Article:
Brammo Bay is the usual anchorage in the predominant SE trade winds but if this changes to the east or north, safe anchorage can be found immediately on the SW side of the sand spit after giving it a wide berth. Or go even further past the small adjoining Kumboola Island, but do not attempt to pass between Dunk and Kumboola for it is all shallow reef. Also in this area is a shallow bank between Kumboola and Timana with plenty of navigable water elsewhere.

A small licensed cafe is intermittently operating adjacent the Dunk Isle jetty, where national park camping, toilet and shower facilities are available. Weekends are popular with boats, kayaks and even stand-up paddle boards coming across from the mainland 4km away. A water taxi makes regular daily runs to the mainland and sometimes to other islands.

These islands all lie opposite lovely Mission Beach on the coast which has a magical 12km of coconut tree-lined beach. Ashore there are the usual shopping facilities, which can be accessed directly off the beach in calm conditions or via a long hike from Clump Point to the north. This has a moderately protected anchorage in a shallow bay with boat ramp or jetty access to shore.

If you feel the need to escape the boat for a while, you can arrange to go white-water rafting on the nearby Tully River or you can skydive from a height of 3.5km, directly onto the sandy beach, getting a unique view of your floating home at anchor!

Having only recently moved up to this area ourselves, we are amazed at the sailing opportunities available on our doorstep. With our 25 foot trailer sailer, we launch at Clump Point and have a multitude of destinations all within a short sail of home. If this is not enough for your adventurous spirit, the outer Barrier Reef is only a 25 nautical mile hike out to sea where the choices of where to snorkel, fish or dive are numerous.

Beaver Cay is a possible anchorage we have used but most of the individual reefs here offer a unique place to drop the pick if the weather stays kind and you like the idea of anchoring out in the middle of nowhere, surrounded by nothing other than the Coral Sea. Common reef navigating skills are of course required, making sure you approach the coral with the sun high in the sky and optimally behind you.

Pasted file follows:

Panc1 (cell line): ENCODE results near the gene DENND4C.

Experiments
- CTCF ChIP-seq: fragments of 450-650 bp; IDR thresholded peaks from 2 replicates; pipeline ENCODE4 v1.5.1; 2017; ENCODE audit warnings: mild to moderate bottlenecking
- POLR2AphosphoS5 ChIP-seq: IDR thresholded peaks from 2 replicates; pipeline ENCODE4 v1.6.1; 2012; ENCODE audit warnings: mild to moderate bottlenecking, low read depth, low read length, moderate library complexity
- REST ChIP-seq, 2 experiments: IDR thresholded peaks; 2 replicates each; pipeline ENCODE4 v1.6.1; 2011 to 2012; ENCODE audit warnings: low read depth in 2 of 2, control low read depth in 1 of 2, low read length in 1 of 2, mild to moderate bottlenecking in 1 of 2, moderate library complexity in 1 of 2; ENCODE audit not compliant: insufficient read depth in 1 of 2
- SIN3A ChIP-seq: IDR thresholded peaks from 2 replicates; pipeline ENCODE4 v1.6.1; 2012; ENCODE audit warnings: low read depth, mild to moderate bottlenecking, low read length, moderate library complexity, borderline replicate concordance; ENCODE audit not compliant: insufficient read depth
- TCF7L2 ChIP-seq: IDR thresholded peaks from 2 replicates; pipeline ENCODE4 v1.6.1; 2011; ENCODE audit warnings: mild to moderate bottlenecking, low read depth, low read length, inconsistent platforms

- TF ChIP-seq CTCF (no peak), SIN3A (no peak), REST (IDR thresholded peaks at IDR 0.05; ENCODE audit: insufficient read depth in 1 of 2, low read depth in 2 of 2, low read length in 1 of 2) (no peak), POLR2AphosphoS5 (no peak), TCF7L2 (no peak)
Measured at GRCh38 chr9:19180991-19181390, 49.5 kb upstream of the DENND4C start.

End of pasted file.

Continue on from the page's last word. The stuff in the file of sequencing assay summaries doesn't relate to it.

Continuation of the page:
Humpback whales conduct their annual migration north in sync with the southern yachtie fleet and offer sightseeing entertainment on the trip out or back from the reef. Many turtles inhabit these waters including huge Leatherbacks, which often pop their large heads up right next to your boat, scaring themselves as much as they do you. We have sighted dugongs at Hinchinbrook, Goold and off the sandspit at Dunk. Both crocodiles and barramundi are in the area but are as rare as each other.

Not rare are the box jellyfish in the wet season, November to April, but this is also cyclone season and outside of when you want to be up here mucking about in your boat.

Most of the Family Group of islands have coral around the shores but, due to the proximity of the mainland river system runoff, have poor opportunity for decent snorkelling.

If you voyage onwards to the north, the seven islands of the South and North Barnard Island group await exploration. Then the Frankland Island group with another five islands followed by Fitzroy Island and Green Island nearer Cairns. It is no wonder this is locally referred to as the Island Coast.

It is maybe a long way to sail from your home mooring or to haul your trailer sailer by road, but if laid back, uncrowded island cruising tickles your fancy, get in the Family way.